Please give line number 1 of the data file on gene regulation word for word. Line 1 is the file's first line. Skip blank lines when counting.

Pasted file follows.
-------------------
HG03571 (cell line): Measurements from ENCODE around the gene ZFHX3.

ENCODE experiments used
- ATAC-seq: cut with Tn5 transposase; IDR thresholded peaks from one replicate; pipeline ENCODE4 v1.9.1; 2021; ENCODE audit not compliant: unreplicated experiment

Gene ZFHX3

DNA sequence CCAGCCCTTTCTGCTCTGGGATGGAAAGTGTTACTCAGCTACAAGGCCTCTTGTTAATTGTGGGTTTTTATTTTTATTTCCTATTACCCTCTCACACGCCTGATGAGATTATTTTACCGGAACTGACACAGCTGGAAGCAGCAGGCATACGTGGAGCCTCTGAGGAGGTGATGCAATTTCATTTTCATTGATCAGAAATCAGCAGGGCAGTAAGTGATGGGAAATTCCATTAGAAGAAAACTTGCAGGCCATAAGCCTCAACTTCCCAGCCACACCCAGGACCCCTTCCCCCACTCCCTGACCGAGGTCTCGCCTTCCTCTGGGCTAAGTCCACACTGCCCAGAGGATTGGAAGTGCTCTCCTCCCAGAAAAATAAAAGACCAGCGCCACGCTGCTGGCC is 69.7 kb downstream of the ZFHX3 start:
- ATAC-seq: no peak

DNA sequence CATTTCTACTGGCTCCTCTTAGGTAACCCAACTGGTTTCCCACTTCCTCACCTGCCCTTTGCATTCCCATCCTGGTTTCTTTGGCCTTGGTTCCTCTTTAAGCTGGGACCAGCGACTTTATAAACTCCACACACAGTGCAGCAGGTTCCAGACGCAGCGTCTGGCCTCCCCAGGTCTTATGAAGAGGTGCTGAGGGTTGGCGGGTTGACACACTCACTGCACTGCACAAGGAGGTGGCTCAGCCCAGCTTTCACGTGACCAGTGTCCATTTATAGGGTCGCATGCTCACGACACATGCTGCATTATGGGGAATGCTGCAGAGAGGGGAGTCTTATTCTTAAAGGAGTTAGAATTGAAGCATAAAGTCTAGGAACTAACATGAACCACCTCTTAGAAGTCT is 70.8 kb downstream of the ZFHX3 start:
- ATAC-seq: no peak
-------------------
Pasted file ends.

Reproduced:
HG03571 (cell line): Measurements from ENCODE around the gene ZFHX3.